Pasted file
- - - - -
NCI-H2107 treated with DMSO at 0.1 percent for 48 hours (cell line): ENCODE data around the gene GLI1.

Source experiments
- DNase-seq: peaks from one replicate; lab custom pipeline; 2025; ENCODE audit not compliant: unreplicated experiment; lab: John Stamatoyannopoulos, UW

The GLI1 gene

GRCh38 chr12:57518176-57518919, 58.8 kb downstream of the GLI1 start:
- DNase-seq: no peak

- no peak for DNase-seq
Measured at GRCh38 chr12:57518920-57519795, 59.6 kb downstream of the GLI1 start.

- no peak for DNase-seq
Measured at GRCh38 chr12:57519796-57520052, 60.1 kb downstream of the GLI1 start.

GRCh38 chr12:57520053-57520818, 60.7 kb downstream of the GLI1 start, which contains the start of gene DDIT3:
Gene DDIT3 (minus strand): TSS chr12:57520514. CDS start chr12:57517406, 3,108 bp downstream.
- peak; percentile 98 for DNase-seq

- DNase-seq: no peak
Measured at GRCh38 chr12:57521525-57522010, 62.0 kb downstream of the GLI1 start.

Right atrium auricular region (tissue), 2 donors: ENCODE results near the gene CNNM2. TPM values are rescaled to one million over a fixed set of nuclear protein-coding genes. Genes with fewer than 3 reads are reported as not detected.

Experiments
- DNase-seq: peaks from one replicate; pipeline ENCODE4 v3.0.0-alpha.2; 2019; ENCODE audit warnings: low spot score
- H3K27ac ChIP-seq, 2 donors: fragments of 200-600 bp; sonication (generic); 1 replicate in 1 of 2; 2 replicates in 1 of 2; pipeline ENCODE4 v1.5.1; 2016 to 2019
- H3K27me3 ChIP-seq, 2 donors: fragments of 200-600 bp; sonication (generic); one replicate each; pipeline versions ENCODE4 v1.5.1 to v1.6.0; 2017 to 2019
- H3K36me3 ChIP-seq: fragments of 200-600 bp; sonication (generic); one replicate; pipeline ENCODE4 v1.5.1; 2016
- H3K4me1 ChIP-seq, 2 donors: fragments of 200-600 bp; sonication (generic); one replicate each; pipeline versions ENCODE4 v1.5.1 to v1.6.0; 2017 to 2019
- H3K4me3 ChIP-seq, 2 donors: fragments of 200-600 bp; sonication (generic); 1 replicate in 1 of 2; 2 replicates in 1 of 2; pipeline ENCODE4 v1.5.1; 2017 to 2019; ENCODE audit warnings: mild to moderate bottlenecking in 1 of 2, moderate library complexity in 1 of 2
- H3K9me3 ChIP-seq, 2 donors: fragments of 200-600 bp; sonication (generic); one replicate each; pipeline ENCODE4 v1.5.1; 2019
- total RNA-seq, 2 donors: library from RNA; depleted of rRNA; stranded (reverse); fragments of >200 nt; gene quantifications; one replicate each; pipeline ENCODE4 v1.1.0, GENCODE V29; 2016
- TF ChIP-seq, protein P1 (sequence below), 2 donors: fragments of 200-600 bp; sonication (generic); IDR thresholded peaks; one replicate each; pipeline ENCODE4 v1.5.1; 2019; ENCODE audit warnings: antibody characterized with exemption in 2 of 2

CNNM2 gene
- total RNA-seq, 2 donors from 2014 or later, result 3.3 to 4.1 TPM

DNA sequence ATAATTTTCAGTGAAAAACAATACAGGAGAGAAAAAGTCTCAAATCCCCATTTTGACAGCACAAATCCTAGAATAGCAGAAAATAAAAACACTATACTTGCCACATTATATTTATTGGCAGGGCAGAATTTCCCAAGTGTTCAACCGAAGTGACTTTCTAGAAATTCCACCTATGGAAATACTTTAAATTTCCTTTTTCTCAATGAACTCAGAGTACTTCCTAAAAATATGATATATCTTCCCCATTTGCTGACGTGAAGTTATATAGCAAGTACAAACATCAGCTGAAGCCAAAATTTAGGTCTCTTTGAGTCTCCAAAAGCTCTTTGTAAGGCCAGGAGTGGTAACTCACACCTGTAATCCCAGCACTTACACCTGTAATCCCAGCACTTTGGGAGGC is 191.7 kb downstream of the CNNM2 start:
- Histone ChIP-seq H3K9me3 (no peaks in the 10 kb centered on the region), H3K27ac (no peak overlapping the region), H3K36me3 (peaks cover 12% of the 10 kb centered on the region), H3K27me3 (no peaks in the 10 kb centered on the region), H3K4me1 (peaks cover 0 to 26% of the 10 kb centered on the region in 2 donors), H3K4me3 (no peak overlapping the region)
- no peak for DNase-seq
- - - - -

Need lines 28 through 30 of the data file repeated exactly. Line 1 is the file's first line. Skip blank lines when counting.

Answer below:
- total RNA-seq, 2 donors from 2014 or later, result 3.3 to 4.1 TPM

DNA sequence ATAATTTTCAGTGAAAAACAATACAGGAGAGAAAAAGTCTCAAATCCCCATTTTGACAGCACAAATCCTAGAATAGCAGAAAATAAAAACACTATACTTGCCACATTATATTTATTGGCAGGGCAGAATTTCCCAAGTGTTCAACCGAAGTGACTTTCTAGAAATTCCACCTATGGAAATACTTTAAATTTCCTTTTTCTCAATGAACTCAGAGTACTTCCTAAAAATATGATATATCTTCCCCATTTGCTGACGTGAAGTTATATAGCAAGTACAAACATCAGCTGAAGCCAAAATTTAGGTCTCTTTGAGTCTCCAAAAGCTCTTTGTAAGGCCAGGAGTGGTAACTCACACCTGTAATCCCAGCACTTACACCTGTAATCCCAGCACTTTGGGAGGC is 191.7 kb downstream of the CNNM2 start:
- Histone ChIP-seq H3K9me3 (no peaks in the 10 kb centered on the region), H3K27ac (no peak overlapping the region), H3K36me3 (peaks cover 12% of the 10 kb centered on the region), H3K27me3 (no peaks in the 10 kb centered on the region), H3K4me1 (peaks cover 0 to 26% of the 10 kb centered on the region in 2 donors), H3K4me3 (no peak overlapping the region)